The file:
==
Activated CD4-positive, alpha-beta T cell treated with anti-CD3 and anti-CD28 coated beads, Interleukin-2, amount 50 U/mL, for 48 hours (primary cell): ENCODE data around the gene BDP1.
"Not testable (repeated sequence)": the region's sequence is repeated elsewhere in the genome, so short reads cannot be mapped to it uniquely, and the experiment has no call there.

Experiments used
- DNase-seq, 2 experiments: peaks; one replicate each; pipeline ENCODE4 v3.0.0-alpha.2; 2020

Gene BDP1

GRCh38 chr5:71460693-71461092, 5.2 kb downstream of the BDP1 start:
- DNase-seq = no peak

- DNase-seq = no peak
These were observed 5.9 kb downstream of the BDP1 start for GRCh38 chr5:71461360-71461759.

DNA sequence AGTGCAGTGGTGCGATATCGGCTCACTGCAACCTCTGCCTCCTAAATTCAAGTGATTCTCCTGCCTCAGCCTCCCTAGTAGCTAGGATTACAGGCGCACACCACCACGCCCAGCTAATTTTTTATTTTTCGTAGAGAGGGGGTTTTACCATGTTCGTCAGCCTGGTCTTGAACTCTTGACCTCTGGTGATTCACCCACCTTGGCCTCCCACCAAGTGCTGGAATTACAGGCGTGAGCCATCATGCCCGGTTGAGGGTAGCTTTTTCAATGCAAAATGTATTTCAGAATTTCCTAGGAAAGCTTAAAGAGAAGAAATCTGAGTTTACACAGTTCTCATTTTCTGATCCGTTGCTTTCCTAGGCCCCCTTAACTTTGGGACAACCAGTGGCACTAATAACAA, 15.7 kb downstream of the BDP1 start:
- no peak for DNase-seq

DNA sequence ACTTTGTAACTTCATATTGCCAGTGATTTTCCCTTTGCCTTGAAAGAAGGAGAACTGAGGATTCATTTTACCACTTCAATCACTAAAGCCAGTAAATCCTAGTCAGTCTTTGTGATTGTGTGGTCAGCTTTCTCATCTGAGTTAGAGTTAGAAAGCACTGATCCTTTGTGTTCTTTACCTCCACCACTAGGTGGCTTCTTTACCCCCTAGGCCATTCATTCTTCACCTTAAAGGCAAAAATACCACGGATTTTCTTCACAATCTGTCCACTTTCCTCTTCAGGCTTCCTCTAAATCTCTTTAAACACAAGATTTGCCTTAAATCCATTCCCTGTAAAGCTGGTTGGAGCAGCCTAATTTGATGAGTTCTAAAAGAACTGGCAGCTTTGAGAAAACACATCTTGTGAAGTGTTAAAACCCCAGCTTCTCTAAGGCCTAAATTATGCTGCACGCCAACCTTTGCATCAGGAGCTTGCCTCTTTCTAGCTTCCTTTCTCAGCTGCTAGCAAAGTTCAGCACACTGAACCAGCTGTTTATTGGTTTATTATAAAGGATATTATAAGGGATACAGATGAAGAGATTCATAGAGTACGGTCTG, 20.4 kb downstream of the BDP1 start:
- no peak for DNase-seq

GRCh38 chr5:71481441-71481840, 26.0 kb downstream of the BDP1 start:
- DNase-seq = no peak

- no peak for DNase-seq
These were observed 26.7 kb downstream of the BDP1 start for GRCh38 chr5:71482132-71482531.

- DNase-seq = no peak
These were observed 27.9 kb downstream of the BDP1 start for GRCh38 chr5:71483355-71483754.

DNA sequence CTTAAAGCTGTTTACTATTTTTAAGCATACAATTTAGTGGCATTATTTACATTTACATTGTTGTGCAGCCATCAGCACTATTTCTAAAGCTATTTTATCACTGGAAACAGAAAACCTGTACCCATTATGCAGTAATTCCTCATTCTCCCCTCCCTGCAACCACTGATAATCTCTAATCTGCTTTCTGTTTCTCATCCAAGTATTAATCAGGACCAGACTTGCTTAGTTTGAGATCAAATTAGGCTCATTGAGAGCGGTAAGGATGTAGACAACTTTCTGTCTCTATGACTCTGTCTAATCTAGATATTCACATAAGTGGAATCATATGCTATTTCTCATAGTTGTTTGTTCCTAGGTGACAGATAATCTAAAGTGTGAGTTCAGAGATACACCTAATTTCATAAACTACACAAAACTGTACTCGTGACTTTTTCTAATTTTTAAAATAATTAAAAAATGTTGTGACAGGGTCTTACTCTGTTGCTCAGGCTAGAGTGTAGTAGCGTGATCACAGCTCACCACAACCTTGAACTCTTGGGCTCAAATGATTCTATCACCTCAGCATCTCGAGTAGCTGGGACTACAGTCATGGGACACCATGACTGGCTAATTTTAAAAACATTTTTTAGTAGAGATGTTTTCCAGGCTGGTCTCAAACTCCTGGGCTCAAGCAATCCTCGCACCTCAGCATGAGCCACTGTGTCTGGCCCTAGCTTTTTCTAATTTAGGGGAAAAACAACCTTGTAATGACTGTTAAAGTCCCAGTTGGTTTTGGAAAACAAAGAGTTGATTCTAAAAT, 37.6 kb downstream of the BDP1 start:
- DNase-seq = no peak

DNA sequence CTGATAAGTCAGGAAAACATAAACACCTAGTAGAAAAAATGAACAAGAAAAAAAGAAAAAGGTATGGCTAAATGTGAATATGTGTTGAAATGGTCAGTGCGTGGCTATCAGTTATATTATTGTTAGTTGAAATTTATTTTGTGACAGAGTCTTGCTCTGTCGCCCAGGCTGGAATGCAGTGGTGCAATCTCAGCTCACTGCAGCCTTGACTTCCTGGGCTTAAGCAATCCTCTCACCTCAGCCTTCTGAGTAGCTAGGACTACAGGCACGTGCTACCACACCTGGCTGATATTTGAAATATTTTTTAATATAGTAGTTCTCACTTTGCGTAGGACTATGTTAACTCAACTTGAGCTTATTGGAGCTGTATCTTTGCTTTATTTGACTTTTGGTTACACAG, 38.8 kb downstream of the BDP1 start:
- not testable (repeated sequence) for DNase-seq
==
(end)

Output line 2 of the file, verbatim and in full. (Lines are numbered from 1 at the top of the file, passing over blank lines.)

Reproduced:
"Not testable (repeated sequence)": the region's sequence is repeated elsewhere in the genome, so short reads cannot be mapped to it uniquely, and the experiment has no call there.